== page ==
Sleepwalking had appeared de novo in adulthood in all patients. All patients had at least 1 concomitant sleep-wake disorder, including RBD (n = 4), insomnia (n = 4), sleep apnea (n = 1), periodic limb movements in sleep (n = 2), and restless legs syndrome (n = 1).
A 46-year-old woman developed SW at the age of 43 years, 8 years after the onset of PD. She denied SW as a child and she had no family history of SW. She reported the regular use of zolpidem tartrate for more than 10 years before the onset of SW. The frequency of SW was about once every night. She also had “eating attacks” at night (she repeatedly found her mouth and fingers stained with chocolate in the morning) about which she had no recollection. She was known to have insomnia, restless legs syndrome, depression, and anxiety since the age of about 35 years. She had no history of enacted dreams. Video- PSG showed a highly fragmented sleep, excessive limb twitching, and head twists during REM sleep. With treatment with topiramate, 100 mg each night, the SW disappeared.
A 60-year-old woman with a 21-year history of PD developed SW after bilateral pallidothalamic tractotomy at age 52 years. She denied SW as a child but her son had a history of SW. The frequency of SW was about once per month and included episodes of walking around her house. She was known to have a depressed mood and mild disturbances of executive and memory functions since her surgery. She had a history of enacted dreams almost every night for the last 8 years, that is, concomitant with the onset of SW. Video-PSG showed excessive limb twitching, REM sleep without atonia, and 1 sudden arousal from deep NREM sleep.
A 72-year-old woman began SW at age 65 years, 4 years after the onset of PD. She denied SW as a child and had no family history of SW. The frequency of SW was about 2 to 3 times per week and included episodes during which she prepared tea or hot milk. She had no recollection of these episodes. She experienced light bruises repeatedly during SW. The patient reported occasional visual hallucinations at night and had been suffering from depression, insomnia, nightmares, and mild disturbances of memory functions for about 10 years. She refused to undergo video-PSG. With treatment with clozapine, 25 mg each night, her SW disappeared.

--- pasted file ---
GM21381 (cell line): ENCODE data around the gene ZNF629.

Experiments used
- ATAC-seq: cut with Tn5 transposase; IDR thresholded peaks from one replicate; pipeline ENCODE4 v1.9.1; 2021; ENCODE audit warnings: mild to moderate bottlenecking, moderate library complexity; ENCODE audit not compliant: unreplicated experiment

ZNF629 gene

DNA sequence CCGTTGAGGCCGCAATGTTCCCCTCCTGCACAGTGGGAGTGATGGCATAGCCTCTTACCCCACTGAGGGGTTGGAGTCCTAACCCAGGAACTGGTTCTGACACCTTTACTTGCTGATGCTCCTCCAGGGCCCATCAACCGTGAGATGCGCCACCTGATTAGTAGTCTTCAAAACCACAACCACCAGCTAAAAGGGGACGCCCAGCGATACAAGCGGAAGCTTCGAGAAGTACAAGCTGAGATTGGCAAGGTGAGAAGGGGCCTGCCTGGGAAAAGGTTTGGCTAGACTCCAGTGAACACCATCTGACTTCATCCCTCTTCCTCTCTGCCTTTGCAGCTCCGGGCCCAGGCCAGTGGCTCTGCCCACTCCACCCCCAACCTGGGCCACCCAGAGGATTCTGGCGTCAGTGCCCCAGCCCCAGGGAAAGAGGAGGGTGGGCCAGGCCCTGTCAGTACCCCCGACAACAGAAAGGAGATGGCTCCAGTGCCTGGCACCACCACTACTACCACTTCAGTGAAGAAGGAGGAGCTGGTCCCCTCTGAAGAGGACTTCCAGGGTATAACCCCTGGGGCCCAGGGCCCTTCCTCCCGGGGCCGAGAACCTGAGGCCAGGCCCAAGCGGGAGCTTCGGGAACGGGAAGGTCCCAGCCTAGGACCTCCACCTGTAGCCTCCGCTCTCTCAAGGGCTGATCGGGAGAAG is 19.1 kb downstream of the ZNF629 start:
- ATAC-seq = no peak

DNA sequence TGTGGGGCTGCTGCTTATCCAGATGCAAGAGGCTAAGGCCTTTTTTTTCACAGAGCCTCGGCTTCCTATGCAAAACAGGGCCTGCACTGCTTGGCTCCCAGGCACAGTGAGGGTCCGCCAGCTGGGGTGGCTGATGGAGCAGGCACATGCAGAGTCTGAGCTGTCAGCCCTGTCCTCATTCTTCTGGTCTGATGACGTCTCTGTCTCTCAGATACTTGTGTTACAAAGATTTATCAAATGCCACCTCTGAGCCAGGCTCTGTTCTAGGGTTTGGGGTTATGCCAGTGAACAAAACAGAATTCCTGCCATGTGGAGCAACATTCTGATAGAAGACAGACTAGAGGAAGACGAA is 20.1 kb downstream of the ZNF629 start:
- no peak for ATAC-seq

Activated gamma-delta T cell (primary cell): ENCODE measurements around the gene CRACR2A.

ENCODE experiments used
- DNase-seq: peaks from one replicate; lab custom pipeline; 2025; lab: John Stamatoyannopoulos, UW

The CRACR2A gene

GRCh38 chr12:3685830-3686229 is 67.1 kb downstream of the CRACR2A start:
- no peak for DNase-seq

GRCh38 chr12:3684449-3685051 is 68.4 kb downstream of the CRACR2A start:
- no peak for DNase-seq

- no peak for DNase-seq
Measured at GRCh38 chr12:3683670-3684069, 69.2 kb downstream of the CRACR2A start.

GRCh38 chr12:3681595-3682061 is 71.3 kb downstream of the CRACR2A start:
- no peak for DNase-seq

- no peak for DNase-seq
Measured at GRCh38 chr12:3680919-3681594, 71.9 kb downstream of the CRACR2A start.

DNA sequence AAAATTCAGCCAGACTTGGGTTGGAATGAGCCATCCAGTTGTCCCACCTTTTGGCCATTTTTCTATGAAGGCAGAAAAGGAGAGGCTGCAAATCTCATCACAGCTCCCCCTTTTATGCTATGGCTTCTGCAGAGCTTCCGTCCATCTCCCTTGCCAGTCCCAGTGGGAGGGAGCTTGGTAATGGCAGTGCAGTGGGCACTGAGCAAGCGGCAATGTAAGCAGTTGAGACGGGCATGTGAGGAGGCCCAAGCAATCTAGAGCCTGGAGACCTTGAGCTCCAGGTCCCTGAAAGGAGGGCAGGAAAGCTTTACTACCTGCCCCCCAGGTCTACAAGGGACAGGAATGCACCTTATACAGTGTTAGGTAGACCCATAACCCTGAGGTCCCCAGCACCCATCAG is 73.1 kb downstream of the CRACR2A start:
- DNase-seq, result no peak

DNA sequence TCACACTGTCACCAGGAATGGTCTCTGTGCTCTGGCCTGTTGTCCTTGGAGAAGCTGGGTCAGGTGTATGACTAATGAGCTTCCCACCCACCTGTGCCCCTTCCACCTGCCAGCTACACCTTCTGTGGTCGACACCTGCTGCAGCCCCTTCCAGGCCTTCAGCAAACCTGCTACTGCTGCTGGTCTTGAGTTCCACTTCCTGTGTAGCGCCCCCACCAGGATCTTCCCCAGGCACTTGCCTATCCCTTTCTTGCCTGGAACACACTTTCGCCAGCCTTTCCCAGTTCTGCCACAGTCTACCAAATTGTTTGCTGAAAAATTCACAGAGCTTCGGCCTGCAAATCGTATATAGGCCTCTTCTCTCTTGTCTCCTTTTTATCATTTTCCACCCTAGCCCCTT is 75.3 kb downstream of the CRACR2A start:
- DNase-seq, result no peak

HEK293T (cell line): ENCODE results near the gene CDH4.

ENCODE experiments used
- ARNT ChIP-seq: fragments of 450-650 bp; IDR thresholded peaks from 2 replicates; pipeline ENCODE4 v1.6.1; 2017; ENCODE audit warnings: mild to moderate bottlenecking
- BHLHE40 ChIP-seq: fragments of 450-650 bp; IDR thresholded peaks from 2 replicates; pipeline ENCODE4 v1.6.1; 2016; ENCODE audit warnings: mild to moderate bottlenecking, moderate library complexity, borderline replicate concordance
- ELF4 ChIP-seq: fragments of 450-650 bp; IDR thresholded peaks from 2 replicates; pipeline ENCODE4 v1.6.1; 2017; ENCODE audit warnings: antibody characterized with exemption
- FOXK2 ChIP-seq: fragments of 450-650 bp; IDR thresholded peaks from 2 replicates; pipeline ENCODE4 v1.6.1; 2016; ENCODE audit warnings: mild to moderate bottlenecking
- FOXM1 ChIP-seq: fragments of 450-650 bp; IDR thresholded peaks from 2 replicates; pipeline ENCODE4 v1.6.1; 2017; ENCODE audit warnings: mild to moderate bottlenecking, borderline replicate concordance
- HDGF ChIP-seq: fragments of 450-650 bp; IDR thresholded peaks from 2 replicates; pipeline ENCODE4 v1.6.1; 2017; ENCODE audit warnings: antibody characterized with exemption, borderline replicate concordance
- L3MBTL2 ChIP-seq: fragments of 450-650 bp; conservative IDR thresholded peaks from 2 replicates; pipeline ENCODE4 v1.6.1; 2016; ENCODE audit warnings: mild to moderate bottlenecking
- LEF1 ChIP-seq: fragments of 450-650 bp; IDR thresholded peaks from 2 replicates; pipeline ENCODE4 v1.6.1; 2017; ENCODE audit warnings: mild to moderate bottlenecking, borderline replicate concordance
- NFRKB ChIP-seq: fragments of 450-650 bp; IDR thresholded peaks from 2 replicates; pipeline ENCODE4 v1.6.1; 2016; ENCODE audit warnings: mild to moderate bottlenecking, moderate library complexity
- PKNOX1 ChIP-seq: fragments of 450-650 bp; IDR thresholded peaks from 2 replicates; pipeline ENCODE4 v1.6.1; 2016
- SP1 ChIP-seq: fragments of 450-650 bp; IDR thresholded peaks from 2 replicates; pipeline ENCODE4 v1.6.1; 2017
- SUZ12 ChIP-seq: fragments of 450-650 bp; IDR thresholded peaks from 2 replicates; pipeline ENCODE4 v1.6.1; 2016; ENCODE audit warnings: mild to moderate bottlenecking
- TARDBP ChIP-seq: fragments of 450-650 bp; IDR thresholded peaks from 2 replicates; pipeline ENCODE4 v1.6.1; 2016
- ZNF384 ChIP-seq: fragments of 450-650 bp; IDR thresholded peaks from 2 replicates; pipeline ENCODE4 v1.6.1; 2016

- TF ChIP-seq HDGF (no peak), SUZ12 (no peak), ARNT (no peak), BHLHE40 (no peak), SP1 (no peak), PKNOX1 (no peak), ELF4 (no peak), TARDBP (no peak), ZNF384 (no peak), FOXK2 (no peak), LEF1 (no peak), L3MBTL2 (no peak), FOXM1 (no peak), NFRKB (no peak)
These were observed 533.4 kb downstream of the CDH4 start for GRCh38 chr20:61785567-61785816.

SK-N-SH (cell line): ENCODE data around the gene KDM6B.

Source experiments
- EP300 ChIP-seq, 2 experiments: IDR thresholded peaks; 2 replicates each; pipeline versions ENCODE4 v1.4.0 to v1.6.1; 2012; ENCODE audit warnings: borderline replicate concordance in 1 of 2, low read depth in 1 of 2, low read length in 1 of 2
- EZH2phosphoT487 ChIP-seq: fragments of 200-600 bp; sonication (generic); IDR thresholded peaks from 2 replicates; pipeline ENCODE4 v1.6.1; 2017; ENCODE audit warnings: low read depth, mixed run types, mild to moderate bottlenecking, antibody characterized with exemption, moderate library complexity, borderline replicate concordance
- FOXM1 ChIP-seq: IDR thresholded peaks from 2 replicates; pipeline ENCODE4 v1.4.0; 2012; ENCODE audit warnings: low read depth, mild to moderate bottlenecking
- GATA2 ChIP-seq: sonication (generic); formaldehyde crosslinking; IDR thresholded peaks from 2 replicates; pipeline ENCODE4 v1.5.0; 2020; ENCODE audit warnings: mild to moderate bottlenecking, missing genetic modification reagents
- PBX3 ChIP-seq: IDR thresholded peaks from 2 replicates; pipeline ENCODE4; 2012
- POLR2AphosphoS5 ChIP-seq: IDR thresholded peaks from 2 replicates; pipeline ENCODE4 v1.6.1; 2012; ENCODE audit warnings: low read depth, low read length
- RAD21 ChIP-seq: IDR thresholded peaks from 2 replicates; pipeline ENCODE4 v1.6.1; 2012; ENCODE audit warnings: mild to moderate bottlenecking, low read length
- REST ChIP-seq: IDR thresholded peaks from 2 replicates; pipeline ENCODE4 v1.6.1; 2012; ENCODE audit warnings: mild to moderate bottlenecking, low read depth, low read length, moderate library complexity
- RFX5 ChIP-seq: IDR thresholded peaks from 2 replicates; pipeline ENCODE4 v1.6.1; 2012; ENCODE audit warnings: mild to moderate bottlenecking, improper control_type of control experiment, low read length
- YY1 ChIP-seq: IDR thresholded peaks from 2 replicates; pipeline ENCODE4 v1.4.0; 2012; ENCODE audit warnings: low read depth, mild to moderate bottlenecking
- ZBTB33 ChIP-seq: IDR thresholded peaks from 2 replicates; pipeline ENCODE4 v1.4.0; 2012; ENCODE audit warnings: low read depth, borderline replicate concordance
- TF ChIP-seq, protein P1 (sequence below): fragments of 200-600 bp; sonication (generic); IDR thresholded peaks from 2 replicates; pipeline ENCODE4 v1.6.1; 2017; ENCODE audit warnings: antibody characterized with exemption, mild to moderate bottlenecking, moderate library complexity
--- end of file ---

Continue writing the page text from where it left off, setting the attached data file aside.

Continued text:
A 78-year-old man developed SW at age 76 years, 19 years after the onset of PD. He denied SW as a child and had no family history of SW. The frequency of SW was 2 to 3 times per week. According to his wife, during these episodes he would take off his pajamas, leave his house, take a shower, or jump around “like a frog.” Since age 72 years, he had began to act out his dreams (screaming and punching). The patient also reported the recent onset of hallucinations at night. He had had depression, insomnia, and excessive daytime sleepiness (Epworth Sleepiness Scale, 12 of 24 possible points) for at least 3 years. Video-PSG showed fragmented sleep, excessive twitching, and REM sleep with incomplete REM atonia and severe sleep apnea syndrome. Confusional arousals from light NREM sleep were observed.
A 77-year-old man developed SW together with dream-enacting behaviors at the onset of PD at age 70 years. He denied SW as a child and had no family history of SW. The frequency of SW was 2 to 3 times a year. During 1 of these episodes, he fell, hit his head on the edge of a table, and woke up with a bleeding nose. Video-PSG documented sleep fragmentation, periodic movements in sleep, excessive twitching, and REM sleep without atonia. His SW ceased spontaneously.
A 63-year-old man developed SW together with dream-enacting behaviors at the onset of PD at age 59 years. He denied SW as a child and had no family history of SW. His mother, brother, and sister also suffered from PD. The frequency of SW was up to 3 to 4 times per night; he used to wake up in different rooms of his apartment or on the balcony, and did not remember how he had gotten there. Insomnia, depression, memory problems, and nighttime hallucinations began at the onset of PD. Because his tolerance to levodopa and dopamine agonists was poor, he continued taking low medication doses. Repeated video-PSG documented sleep fragmentation, periodic leg movements in sleep, but no dream-enacting behaviors or even increased muscle tone in REM sleep were observed. His SW, dream-enacting behaviors, and hallucinations ceased spontaneously.